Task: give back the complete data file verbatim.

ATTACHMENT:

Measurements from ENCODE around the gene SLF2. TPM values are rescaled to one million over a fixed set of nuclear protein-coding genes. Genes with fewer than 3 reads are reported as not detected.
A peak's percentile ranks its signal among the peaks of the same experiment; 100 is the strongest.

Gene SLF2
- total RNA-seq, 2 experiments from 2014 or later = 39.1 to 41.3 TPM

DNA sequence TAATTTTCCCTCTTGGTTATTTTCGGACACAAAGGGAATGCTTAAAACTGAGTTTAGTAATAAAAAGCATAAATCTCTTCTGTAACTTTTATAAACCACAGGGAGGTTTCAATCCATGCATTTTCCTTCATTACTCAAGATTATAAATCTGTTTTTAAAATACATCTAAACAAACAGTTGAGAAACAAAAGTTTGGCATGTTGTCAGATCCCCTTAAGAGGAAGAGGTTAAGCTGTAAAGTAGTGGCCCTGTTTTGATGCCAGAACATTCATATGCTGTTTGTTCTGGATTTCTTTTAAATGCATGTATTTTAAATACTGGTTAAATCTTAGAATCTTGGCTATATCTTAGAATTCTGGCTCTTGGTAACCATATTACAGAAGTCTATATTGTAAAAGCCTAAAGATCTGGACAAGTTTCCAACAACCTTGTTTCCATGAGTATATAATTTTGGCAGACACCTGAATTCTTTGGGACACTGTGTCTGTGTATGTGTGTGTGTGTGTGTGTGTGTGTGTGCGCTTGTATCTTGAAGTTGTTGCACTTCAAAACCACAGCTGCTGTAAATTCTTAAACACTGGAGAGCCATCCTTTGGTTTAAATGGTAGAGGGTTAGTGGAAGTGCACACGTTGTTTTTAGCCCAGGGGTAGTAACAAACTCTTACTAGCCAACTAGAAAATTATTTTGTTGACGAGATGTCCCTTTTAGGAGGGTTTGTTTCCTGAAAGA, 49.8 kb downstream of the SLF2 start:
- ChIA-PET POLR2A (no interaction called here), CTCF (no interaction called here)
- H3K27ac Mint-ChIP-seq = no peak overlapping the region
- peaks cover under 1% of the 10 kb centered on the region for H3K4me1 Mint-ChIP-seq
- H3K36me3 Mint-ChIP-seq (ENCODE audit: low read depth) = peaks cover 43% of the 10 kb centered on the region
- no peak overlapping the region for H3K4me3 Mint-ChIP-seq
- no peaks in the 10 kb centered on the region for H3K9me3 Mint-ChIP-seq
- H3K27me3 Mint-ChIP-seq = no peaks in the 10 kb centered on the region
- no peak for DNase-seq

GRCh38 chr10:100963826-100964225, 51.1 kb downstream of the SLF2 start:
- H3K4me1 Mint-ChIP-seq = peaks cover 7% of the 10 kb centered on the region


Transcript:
Measurements from ENCODE around the gene SLF2. TPM values are rescaled to one million over a fixed set of nuclear protein-coding genes. Genes with fewer than 3 reads are reported as not detected.
A peak's percentile ranks its signal among the peaks of the same experiment; 100 is the strongest.

Gene SLF2
- total RNA-seq, 2 experiments from 2014 or later = 39.1 to 41.3 TPM

DNA sequence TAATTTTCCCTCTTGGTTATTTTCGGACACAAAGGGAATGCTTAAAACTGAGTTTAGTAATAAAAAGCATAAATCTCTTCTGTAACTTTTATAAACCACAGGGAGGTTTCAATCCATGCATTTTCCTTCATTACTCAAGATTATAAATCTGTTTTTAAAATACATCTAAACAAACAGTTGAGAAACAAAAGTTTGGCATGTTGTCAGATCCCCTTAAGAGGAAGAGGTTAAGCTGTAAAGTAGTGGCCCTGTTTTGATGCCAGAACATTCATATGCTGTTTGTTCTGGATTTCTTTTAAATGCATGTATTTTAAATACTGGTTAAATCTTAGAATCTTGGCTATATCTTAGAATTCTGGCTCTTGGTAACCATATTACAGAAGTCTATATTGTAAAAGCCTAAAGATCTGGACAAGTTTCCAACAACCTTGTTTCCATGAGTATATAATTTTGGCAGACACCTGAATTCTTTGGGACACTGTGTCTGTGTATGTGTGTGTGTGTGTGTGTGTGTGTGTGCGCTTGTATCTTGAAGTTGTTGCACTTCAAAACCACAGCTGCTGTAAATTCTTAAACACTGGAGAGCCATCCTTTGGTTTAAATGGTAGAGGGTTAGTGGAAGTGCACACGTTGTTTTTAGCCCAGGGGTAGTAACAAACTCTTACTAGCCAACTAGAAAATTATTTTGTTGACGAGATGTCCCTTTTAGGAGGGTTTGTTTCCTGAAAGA, 49.8 kb downstream of the SLF2 start:
- ChIA-PET POLR2A (no interaction called here), CTCF (no interaction called here)
- H3K27ac Mint-ChIP-seq = no peak overlapping the region
- peaks cover under 1% of the 10 kb centered on the region for H3K4me1 Mint-ChIP-seq
- H3K36me3 Mint-ChIP-seq (ENCODE audit: low read depth) = peaks cover 43% of the 10 kb centered on the region
- no peak overlapping the region for H3K4me3 Mint-ChIP-seq
- no peaks in the 10 kb centered on the region for H3K9me3 Mint-ChIP-seq
- H3K27me3 Mint-ChIP-seq = no peaks in the 10 kb centered on the region
- no peak for DNase-seq

GRCh38 chr10:100963826-100964225, 51.1 kb downstream of the SLF2 start:
- H3K4me1 Mint-ChIP-seq = peaks cover 7% of the 10 kb centered on the region